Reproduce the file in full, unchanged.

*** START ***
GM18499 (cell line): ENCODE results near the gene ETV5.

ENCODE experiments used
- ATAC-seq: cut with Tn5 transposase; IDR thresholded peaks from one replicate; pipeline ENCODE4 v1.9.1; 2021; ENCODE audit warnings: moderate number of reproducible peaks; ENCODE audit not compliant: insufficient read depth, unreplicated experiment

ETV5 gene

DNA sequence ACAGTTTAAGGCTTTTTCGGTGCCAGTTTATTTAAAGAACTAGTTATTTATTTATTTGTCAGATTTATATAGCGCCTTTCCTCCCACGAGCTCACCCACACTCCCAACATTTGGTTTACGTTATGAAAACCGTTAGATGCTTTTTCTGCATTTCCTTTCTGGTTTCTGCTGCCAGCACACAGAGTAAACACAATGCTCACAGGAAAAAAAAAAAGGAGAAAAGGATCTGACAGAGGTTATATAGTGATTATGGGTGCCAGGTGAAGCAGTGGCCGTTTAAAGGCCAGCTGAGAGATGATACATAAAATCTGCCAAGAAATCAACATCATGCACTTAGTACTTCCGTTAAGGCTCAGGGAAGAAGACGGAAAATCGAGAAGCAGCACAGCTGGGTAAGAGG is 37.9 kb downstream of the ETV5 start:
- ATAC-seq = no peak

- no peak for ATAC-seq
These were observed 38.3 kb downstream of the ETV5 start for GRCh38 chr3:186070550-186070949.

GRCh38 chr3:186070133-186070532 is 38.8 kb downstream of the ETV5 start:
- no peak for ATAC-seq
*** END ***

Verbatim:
GM18499 (cell line): ENCODE results near the gene ETV5.

ENCODE experiments used
- ATAC-seq: cut with Tn5 transposase; IDR thresholded peaks from one replicate; pipeline ENCODE4 v1.9.1; 2021; ENCODE audit warnings: moderate number of reproducible peaks; ENCODE audit not compliant: insufficient read depth, unreplicated experiment

ETV5 gene

DNA sequence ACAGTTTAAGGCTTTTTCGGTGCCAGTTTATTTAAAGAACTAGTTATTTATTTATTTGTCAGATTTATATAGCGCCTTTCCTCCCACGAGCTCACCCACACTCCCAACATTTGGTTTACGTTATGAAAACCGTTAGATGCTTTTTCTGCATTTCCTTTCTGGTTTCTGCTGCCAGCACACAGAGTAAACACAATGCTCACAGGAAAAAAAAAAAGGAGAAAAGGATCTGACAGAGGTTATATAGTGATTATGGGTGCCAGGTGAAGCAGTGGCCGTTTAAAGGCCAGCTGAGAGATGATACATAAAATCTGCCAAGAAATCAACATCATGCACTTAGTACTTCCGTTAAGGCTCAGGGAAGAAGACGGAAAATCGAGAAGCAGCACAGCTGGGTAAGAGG is 37.9 kb downstream of the ETV5 start:
- ATAC-seq = no peak

- no peak for ATAC-seq
These were observed 38.3 kb downstream of the ETV5 start for GRCh38 chr3:186070550-186070949.

GRCh38 chr3:186070133-186070532 is 38.8 kb downstream of the ETV5 start:
- no peak for ATAC-seq